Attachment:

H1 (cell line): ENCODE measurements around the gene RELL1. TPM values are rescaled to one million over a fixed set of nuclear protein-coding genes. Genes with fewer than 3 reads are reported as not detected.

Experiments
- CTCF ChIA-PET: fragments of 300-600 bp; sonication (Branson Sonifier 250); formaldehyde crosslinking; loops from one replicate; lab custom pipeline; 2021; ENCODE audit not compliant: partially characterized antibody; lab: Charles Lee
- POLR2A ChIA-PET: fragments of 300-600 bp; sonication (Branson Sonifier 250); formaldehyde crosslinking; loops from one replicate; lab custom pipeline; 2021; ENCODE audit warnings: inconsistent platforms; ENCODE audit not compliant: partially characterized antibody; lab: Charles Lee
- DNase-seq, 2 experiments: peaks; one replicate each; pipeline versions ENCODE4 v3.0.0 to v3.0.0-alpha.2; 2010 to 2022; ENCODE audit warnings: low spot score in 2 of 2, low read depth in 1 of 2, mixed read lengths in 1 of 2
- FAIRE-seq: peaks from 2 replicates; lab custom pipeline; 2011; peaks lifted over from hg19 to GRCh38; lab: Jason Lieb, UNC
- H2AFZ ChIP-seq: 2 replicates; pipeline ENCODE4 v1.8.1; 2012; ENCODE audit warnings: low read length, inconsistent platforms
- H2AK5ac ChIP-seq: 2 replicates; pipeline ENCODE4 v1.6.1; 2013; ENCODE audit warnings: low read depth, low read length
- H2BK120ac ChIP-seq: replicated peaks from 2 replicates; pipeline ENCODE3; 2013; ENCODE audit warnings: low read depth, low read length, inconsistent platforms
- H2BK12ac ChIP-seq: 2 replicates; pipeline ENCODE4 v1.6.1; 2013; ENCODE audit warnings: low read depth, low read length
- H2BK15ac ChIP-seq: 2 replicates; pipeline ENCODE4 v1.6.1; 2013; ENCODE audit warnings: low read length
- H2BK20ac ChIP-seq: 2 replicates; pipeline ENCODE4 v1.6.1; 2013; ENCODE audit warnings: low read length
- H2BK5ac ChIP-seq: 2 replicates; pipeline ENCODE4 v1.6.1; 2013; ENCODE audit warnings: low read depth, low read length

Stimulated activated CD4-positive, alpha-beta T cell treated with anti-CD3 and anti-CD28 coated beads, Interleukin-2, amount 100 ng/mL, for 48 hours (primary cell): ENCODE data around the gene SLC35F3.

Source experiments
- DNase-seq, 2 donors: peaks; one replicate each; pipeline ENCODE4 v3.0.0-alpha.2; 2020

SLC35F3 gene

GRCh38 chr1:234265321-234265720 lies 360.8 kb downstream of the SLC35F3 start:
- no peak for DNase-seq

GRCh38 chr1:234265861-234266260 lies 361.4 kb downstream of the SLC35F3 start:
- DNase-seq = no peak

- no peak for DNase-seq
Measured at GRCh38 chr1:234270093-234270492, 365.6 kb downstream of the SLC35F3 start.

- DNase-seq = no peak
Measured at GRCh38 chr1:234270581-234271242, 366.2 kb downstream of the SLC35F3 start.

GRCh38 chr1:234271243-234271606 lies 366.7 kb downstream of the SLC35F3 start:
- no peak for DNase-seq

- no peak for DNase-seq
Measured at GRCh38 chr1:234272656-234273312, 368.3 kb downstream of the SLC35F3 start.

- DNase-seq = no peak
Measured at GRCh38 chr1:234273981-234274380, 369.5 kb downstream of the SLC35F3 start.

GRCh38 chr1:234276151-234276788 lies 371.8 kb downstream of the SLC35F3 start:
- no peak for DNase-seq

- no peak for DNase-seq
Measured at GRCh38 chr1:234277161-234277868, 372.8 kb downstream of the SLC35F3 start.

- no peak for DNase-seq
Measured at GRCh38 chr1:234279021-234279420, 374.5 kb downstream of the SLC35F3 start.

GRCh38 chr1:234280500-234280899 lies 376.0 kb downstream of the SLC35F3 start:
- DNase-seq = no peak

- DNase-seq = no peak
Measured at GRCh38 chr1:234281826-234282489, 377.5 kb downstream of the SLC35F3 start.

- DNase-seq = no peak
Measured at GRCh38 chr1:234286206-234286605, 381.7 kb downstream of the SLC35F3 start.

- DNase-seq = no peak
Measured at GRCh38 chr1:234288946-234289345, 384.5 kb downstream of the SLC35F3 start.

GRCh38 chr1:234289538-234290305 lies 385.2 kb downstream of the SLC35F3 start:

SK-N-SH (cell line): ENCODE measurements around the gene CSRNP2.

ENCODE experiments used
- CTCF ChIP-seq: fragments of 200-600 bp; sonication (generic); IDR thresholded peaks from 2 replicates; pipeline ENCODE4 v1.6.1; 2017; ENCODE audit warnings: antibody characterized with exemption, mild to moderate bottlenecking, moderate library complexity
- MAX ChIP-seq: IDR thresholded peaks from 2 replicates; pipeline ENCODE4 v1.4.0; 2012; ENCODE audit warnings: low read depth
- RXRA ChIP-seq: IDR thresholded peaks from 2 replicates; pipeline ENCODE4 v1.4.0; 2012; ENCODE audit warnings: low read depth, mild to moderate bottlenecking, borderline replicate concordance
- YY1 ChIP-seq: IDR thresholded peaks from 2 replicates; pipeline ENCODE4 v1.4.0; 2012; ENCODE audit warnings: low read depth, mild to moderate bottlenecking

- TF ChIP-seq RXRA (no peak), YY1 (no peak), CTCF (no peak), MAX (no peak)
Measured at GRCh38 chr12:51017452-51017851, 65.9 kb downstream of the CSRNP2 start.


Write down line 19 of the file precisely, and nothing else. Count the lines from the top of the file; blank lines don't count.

- no peak for DNase-seq